Dear Miss Patti,
My child keeps coming home and mentioning another child’s name all the time. “Johnny did this... Johnny’s not listening to teachers... Johnny pulled my hair today.” I don’t know quite what to say in these moments. Sometimes I want to ask to switch to a different day to avoid Johnny, but I know this probably isn’t the best solution either. Advice?
—What To Do About Johnny
Dear What To Do About Johnny,
This is called scapegoating and we see it everywhere!
One child’s name in particular is repeated many times during the day due to their individual needs. That name is the one every child then learns. Ask many three and four-year-olds their friends' names and they just shrug their shoulders. But Johnny’s name they remember because it is a name said a lot. So when a child complains that someone pushed them and the parent asks who, the child might automatically say Johnny since it’s the one name they remember and it might not necessarily be Johnny. We had a case where a child was blaming another child for something that happened and that child wasn’t even there that day!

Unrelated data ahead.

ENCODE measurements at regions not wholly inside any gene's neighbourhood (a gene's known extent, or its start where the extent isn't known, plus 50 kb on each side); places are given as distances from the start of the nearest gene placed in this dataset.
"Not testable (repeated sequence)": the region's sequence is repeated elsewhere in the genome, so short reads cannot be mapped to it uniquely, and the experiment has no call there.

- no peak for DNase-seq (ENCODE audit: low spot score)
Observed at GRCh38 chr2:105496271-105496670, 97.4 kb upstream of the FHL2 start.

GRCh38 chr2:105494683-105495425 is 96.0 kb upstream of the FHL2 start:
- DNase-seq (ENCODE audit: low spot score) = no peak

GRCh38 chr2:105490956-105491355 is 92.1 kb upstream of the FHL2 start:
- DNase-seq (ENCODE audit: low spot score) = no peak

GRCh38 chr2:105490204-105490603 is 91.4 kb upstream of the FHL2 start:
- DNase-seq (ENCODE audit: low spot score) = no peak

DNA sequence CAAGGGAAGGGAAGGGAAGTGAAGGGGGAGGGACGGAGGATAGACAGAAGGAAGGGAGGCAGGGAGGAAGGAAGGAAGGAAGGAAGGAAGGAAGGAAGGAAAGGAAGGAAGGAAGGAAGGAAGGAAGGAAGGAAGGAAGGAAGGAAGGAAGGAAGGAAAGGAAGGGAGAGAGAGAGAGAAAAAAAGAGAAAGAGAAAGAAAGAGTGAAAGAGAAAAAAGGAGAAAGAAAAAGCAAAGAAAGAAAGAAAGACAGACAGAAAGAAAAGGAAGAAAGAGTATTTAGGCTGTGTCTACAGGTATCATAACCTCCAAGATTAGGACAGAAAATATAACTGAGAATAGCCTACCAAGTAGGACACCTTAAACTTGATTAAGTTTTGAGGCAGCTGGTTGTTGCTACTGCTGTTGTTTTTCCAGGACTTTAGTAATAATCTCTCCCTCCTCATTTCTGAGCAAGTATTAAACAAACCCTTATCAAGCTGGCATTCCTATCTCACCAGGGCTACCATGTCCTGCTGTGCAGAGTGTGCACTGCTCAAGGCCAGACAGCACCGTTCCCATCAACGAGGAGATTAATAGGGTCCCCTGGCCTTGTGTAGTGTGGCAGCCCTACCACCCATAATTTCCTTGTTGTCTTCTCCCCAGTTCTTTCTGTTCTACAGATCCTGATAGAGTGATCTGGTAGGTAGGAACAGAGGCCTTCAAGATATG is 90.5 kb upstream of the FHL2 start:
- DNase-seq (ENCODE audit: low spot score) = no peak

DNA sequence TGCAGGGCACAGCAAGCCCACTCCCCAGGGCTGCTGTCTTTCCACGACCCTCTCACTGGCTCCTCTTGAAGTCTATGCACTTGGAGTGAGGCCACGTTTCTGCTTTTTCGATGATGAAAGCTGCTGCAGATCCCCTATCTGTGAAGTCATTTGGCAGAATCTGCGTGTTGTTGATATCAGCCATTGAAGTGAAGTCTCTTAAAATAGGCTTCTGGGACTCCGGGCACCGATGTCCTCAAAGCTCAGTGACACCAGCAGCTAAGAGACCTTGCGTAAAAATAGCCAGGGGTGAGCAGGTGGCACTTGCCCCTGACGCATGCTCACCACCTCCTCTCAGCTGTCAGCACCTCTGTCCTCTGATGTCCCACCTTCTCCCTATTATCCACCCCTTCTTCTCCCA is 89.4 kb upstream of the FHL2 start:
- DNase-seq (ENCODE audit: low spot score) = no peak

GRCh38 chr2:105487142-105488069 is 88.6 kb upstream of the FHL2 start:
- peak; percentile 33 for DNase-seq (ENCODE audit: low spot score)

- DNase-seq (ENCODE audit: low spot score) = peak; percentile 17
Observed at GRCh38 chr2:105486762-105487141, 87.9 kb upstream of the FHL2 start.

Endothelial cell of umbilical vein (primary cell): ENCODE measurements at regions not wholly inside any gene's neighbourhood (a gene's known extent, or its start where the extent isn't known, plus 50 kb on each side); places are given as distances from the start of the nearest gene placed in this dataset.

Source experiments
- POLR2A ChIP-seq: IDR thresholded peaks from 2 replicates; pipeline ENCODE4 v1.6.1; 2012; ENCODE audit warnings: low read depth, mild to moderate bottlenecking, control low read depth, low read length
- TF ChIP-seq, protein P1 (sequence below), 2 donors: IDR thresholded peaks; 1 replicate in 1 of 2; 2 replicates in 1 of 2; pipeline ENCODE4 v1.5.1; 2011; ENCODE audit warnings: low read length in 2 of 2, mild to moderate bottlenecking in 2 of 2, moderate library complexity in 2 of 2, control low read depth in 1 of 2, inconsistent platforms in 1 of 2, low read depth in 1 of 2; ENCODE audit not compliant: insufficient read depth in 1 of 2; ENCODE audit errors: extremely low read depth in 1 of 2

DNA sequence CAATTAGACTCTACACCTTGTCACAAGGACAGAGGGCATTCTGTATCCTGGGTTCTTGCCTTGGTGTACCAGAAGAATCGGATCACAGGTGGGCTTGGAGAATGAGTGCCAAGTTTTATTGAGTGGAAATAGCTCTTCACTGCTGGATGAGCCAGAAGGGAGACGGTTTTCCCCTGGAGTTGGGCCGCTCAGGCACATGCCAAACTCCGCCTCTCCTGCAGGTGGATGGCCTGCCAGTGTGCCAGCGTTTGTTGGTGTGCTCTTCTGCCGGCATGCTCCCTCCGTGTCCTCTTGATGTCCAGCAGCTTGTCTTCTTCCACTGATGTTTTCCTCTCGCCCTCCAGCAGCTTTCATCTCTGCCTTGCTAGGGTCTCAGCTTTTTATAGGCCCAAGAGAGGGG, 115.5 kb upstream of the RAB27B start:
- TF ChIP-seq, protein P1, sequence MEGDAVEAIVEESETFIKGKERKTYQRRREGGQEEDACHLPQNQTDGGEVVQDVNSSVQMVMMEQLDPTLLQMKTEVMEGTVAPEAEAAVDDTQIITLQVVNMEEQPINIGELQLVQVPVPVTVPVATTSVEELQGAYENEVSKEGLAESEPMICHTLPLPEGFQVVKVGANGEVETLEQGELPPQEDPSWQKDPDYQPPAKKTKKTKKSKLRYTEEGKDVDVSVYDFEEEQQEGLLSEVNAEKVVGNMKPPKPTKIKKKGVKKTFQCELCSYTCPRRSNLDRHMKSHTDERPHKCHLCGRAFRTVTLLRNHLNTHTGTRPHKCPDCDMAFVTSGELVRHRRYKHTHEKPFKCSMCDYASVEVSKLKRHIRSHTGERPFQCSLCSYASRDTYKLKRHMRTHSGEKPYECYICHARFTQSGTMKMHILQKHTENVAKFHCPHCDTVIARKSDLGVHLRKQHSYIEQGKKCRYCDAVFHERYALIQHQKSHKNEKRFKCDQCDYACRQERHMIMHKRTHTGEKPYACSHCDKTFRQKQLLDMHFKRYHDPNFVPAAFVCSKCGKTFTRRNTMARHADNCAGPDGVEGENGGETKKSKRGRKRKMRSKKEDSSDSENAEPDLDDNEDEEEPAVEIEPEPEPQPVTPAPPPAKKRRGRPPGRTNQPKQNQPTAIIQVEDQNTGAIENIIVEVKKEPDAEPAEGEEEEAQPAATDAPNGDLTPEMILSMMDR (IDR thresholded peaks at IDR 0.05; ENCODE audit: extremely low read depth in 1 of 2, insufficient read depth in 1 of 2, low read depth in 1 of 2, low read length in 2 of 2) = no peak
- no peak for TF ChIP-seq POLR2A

So when your child comes home playing the Let’s Talk About How Difficult This Johnny Is game, try and advocate for Johnny. “It sounds like Johnny is still learning the routines of your school. Let’s just remember to always be kind.” Simple and straightforward. In other words, “You worry about you and let the teachers worry about Johnny.”
Because we also don’t want the opposite to happen. If you encourage your child to be a support for Johnny, poor Johnny might then have a bunch of little bosses reminding him all day long what he’s supposed to be doing (or not doing).
If you’re Johnny’s family/educator, and you know he’s struggling and getting blamed for things, help give him value in the class. Make a batch of muffins together to give to his friends or as an educator find the things that Johnny’s good at and set him up as a resource for others. When a child asks you to open a cheese string for example, direct them to Johnny. “Can you ask Johnny to do that for you, he’s super good at that.”
Teaching empathy and perspective taking are important skills for all of us. You’re right, switching classes won’t help… there is always going to be a Johnny. Teaching children to advocate for others, having empathy and seeing things from others point of view will help them with all the Johnnys your child will encounter over the years.
Send your questions to Miss Patti at firstname.lastname@example.org